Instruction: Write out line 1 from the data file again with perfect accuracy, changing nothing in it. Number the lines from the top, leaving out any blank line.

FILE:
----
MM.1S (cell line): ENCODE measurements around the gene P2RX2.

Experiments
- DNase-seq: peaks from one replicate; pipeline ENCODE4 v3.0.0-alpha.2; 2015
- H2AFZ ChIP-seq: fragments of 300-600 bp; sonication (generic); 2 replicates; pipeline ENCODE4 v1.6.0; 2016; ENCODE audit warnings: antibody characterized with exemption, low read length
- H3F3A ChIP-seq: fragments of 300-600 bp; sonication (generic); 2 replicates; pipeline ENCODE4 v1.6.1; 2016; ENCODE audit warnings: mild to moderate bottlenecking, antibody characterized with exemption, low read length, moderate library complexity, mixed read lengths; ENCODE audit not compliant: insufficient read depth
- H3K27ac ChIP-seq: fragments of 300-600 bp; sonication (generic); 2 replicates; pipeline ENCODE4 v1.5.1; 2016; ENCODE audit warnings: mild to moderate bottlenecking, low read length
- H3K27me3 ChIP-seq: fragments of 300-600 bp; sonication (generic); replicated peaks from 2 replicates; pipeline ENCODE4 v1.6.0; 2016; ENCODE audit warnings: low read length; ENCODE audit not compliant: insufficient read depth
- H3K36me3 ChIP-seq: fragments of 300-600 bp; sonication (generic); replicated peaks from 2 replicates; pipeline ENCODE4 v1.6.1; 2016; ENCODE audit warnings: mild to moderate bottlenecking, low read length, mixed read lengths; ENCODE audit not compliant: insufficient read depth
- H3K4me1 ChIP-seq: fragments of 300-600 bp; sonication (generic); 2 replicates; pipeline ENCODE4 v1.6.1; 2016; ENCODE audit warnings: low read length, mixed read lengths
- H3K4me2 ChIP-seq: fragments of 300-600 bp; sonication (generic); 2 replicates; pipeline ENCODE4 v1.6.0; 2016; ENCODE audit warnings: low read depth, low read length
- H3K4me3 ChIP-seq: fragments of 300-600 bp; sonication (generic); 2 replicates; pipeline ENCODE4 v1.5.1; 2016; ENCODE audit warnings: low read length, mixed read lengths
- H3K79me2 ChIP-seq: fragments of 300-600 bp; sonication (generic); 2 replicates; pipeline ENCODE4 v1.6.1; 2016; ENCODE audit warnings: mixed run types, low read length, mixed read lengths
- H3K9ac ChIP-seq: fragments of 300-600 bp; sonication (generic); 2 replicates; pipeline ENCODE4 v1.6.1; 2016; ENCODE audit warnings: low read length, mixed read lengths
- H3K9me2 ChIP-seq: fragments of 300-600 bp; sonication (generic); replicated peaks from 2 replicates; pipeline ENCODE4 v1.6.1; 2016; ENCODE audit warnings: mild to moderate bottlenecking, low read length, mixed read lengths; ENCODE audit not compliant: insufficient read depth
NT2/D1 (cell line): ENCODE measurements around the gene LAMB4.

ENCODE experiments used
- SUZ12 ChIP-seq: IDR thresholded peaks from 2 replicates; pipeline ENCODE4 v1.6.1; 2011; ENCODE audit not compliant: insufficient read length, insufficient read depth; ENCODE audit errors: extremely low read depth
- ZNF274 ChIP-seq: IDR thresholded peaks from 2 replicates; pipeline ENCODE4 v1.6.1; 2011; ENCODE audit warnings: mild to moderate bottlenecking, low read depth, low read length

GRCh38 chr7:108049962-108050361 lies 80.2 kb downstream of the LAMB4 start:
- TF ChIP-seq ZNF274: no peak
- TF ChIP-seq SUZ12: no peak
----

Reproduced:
MM.1S (cell line): ENCODE measurements around the gene P2RX2.